Super Bowl XLVI / Lucas Oil Stadium

Courtesy of

Don’t forget to check out the building today when Super Bowl XLVI kicks off at Lucas Oil Stadium in the heart of downtown . HKS repeats as designer for two consecutive Super Bowl venues, immediately following the Super Bowl debut at HKS-designed Cowboys Stadium in Dallas in 2011. The 1.8 million-square-foot sports and entertainment venue has normal capacity of 63,000 for Indianapolis Colts Football, but will expand to approximately 70,000 for the 2012 Super Bowl. The stadium and surrounding site will be transformed to incorporate game-day fan plazas, sponsorship zones, media broadcast areas, fan interactive zones and tailgating. The economic impact to the host city is estimated at $300 million to $400 million.

Mark A. Williams, AIA, principal for HKS Sports & Entertainment Group, said, “We are proud to have created the venues selected for the world’s preeminent sporting event. While very different in their designs, Lucas Oil Stadium and last year’s host, Cowboy Stadium, both provide a setting that immeasurably enhances fan enjoyment and contributes to the success of this momentous event.”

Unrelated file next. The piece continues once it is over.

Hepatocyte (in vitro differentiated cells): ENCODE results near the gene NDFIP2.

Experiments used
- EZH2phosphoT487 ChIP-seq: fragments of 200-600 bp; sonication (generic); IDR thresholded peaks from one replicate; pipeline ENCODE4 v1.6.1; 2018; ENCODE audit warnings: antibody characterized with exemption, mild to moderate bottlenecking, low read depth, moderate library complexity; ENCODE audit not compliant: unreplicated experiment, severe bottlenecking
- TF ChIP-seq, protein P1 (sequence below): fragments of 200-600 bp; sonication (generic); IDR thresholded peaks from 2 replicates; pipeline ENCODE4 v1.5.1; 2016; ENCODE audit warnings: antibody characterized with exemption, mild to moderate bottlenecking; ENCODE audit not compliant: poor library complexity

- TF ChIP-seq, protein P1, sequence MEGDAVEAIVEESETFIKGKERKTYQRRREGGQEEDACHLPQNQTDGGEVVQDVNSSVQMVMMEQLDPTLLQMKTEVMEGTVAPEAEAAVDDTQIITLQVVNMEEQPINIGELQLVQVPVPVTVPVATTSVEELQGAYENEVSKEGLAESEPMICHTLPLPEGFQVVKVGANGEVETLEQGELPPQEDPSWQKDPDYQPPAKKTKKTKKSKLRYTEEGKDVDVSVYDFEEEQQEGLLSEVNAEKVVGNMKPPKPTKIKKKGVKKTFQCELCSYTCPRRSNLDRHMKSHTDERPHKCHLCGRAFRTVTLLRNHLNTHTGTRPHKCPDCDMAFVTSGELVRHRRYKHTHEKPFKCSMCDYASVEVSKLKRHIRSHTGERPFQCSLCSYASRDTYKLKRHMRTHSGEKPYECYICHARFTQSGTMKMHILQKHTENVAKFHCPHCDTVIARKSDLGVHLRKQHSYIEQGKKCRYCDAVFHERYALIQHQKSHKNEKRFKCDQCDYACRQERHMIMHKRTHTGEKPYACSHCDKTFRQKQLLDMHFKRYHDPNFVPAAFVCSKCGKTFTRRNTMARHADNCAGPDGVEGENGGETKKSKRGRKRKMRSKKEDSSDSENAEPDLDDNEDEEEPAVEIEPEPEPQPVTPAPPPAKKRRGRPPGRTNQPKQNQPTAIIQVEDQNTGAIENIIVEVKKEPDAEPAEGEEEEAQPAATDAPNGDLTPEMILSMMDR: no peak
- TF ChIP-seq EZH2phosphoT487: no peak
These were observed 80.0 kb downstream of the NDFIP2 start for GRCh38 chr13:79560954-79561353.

Continue reading to learn more about the 2012 Super Bowl venue.

Courtesy of HKS

The multi-purpose stadium, home to the NFL’s Indianapolis Colts, host for NCAA men’s and women’s Final Four® also has been the site of major conventions, trade shows and events since it opened for the 2008 NFL Season. As the venue prepares to host Super Bowl XLVI, it has demonstrated its ability as a venue capable of attracting worldwide attention, as well as raves from critics and fans.

Courtesy of HKS

“The open plazas, super-size end zone decks and operable walls provide flexibility for the Super Bowl,” said Bryan Trubey, AIA, principal designer, HKS Sports & Entertainment Group. “The entire venue and site were designed to host destination events of all types for Indianapolis and the world.”

Courtesy of HKS